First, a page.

Often the ICC and the ad hoc tribunals, such as those established for Rwanda and the former Yugoslavia, are conflated. Hamilton will talk about the novel features of the ICC compared to previous efforts at international justice, the challenges that the Court raises to business-as-usual in international relations, and the difficulties this new institution faces in attempting to live up to the ideal those who created the Court envisaged.
Rebecca Hamilton is a Fellow at the Open Society Institute and a Visiting Fellow at the National Security Archives, currently working on a book that investigates the impact of advocacy on Darfur policy. In the process of her research, she has conducted over 120 interviews with those involved in Sudan policy within the U.N., African Union, Arab League, and U.S. government. She has traveled to Darfur twice in the past few months. After she graduated from Harvard Law School and the Kennedy School with a J.D. and a Masters in Public Policy, she went to work as the Special Assistant to the Chief Prosecutor of the International Criminal Court. Her writing has appeared in publications including The New Republic, The International Herald Tribune, Foreign Policy, and Foreign Affairs.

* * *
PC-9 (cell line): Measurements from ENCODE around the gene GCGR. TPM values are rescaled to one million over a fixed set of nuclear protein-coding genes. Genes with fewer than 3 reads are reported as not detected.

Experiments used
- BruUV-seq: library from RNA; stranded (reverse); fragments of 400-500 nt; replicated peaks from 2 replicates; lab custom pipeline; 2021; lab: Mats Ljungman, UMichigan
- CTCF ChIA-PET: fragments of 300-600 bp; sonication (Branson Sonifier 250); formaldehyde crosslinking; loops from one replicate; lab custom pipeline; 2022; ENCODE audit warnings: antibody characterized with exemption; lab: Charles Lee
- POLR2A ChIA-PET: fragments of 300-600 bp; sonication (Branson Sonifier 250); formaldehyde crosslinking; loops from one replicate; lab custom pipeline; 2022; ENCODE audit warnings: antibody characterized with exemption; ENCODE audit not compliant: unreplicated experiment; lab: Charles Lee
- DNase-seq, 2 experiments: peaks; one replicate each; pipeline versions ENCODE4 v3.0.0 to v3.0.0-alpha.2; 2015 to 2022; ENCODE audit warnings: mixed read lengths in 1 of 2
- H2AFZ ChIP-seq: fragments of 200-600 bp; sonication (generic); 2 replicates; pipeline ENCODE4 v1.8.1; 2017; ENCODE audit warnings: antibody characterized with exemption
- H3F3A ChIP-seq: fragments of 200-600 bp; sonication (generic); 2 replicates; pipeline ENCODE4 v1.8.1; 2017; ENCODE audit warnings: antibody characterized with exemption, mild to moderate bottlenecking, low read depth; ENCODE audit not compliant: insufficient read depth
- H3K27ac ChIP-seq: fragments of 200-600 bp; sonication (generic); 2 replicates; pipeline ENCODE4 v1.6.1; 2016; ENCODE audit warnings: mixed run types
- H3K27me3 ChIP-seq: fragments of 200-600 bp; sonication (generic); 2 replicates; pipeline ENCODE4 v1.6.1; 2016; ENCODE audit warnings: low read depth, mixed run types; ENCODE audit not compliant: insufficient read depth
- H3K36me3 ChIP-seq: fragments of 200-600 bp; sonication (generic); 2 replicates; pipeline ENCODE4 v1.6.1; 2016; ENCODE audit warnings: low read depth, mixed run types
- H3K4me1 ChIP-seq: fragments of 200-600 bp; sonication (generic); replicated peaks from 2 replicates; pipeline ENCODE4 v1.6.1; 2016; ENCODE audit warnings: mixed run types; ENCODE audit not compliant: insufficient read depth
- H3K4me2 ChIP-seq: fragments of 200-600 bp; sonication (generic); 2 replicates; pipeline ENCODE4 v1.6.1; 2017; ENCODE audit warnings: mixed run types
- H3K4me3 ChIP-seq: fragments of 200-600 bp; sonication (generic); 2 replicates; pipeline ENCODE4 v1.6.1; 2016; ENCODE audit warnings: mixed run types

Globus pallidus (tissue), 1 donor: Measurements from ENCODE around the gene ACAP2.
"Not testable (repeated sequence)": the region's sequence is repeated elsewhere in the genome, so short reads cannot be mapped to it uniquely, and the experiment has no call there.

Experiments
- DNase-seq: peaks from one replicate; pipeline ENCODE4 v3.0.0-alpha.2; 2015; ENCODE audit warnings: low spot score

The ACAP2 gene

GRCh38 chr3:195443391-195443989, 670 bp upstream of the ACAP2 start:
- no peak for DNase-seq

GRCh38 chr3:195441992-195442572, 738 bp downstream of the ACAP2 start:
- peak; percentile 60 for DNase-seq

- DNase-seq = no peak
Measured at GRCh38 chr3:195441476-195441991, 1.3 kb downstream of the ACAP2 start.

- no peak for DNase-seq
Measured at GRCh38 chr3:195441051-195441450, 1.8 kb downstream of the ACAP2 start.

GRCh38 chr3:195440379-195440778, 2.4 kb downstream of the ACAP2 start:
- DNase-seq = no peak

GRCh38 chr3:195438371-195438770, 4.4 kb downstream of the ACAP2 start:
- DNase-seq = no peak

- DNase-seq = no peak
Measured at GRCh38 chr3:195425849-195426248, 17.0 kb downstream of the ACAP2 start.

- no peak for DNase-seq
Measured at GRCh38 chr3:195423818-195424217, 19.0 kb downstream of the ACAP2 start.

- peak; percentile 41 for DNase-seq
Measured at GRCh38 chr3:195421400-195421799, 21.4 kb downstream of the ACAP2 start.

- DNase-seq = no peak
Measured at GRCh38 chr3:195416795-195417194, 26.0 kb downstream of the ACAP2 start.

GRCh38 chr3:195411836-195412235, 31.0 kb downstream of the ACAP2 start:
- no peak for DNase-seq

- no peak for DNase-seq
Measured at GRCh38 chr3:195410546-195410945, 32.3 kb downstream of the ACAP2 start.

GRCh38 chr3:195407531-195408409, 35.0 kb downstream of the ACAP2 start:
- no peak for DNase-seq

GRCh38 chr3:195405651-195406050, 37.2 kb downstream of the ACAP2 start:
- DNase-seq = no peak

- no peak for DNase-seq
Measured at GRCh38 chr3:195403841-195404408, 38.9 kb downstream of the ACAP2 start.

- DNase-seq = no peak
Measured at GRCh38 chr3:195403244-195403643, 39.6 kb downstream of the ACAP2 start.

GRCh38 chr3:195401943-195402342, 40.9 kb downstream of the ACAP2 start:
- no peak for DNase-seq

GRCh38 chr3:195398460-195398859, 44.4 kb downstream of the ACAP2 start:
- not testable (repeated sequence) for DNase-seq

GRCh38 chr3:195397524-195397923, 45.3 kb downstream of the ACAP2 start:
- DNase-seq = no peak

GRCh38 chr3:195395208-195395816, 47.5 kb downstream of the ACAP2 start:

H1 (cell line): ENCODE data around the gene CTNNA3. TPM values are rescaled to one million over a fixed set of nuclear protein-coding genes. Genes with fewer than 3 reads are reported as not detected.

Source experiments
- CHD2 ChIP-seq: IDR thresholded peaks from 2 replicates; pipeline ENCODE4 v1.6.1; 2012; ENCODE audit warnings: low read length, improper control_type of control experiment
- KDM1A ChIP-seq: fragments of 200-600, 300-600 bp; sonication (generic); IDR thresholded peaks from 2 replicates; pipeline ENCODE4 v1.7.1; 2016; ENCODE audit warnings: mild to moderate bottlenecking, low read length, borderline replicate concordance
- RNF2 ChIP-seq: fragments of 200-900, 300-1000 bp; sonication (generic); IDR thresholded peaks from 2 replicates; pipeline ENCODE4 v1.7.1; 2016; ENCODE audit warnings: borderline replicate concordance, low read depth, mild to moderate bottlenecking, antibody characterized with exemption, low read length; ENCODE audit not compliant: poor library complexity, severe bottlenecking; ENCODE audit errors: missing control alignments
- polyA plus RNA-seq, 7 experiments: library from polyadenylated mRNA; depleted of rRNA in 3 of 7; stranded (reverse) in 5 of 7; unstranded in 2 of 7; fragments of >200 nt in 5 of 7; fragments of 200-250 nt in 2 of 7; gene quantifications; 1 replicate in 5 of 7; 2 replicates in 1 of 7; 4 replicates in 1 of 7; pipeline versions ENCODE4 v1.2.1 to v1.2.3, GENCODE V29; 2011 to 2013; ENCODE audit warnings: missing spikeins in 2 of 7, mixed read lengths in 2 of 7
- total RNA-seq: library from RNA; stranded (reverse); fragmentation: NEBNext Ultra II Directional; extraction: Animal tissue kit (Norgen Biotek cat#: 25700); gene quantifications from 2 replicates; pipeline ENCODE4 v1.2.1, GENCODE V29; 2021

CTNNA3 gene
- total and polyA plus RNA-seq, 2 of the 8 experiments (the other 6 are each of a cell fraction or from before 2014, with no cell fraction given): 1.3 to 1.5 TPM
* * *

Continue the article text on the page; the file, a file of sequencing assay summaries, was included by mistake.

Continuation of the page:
Pizza will be served.